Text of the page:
Waterloo: The French Perspective

Waterloo: The French Perspective

Hardback

By (author) Andrew Field

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  • Publisher: Pen & Sword Books Ltd
  • Format: Hardback | 256 pages
  • Dimensions: 160mm x 238mm x 36mm | 721g
  • Publication date: 19 September 2012
  • Publication City/Country: Barnsley
  • ISBN 10: 1781590435
  • ISBN 13: 9781781590430
  • Edition statement: New.
  • Illustrations note: 30 colour and black and white illustrations
  • Sales rank: 86,721

Product description

The story of the Battle of Waterloo - of the ultimate defeat of Napoleon and the French, the triumph of Wellington, Blucher and their allied armies - is most often told from the viewpoint of the victors, not the vanquished. Even after 200 years of intensive research and the publication of hundreds of books and articles on the battle, the French perspective and many of the primary French sources are under-represented in the written record. So it is high time this weakness in the literature - and in our understanding of the battle - was addressed, and that is the purpose of Andrew Field's thought-provoking new study. He has tracked down over ninety first-hand French accounts, most of which have never been previously published in English, and he has combined them with accounts from the other participants in order to create a graphic new narrative of one of the world's decisive battles. Virtually all of the hitherto unpublished testimony provides fascinating new detail on the battle and many of the accounts are vivid, revealing and exciting.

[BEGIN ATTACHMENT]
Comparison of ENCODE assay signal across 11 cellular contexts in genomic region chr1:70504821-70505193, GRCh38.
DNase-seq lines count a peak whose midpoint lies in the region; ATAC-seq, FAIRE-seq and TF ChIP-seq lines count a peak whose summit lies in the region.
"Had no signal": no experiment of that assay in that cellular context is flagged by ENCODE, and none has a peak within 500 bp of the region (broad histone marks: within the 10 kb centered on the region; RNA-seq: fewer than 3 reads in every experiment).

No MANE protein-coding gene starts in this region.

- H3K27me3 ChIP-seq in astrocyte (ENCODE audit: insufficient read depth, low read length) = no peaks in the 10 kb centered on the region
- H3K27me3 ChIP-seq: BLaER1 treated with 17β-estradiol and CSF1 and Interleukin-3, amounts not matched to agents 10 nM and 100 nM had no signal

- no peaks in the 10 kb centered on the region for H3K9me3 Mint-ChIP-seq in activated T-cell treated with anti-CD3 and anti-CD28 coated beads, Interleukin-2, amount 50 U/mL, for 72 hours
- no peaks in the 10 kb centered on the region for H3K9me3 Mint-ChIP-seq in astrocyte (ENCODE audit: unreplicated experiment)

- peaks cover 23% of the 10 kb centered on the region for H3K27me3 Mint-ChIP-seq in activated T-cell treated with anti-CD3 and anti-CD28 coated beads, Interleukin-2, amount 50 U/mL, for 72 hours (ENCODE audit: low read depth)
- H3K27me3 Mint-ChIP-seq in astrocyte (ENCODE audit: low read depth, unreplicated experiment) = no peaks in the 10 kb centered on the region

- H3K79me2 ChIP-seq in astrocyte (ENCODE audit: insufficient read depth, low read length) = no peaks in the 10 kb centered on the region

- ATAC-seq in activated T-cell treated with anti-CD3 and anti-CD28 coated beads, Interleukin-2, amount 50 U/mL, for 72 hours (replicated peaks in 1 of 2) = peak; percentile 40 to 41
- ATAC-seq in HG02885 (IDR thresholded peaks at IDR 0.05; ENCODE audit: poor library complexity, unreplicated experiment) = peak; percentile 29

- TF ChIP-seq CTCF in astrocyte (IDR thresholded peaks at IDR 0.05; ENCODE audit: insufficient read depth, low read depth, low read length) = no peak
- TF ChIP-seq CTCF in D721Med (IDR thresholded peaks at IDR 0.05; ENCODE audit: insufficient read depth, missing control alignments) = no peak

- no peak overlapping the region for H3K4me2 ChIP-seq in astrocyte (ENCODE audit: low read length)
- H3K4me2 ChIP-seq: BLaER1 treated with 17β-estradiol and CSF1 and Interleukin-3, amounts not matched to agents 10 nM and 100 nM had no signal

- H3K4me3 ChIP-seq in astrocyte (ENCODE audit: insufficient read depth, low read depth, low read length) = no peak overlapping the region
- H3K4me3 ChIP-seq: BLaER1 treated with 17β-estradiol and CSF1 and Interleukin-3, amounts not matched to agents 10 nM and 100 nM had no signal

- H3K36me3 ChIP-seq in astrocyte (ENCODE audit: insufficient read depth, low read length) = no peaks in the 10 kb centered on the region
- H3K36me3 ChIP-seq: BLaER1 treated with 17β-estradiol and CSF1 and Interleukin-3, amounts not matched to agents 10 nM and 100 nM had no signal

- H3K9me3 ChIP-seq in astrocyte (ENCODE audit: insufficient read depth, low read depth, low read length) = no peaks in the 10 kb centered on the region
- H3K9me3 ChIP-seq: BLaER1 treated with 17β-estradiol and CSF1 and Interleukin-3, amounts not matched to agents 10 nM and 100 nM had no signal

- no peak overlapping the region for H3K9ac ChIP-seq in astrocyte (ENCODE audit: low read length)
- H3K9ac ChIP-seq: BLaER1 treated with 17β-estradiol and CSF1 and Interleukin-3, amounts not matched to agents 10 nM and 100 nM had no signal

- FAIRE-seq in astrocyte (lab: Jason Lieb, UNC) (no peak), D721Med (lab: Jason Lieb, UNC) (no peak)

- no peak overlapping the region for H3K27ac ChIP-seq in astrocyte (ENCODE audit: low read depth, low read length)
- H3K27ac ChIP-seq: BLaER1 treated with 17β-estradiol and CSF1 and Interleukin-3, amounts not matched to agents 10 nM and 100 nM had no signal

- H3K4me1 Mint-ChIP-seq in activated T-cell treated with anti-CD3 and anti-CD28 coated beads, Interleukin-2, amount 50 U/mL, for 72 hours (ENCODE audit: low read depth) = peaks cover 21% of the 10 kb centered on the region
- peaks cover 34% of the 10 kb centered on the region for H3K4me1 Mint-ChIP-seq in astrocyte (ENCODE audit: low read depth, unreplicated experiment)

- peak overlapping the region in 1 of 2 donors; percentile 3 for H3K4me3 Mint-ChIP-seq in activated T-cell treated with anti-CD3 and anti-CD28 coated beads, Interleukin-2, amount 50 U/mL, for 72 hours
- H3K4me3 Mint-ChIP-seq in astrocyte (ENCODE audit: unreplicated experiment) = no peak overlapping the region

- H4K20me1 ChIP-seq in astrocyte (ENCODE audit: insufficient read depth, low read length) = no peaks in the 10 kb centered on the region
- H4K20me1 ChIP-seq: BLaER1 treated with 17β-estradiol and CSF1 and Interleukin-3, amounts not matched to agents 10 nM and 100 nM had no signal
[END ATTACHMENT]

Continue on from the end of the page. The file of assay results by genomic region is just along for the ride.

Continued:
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Review quote

This book is a most welcome addition to any English bookshelf about the Battle of Waterloo on 18 June 1815, for on reading it one now realises how long the gap has remained unfilled. By using extensive extracts and grouping the material in a series of chronological chapters hour by hour through the day, Colonel Field has provided the reader with a gripping first-hand narrative of the fighting. There are some incidents where French accounts may seem strange to us, to need fleshing out, or are inadequate, or silent; but here Andrew Field has turned to allied sources, using them as a sort of mirror to shed light on the events, and this works remarkably well. Highly recommended. - British Army Review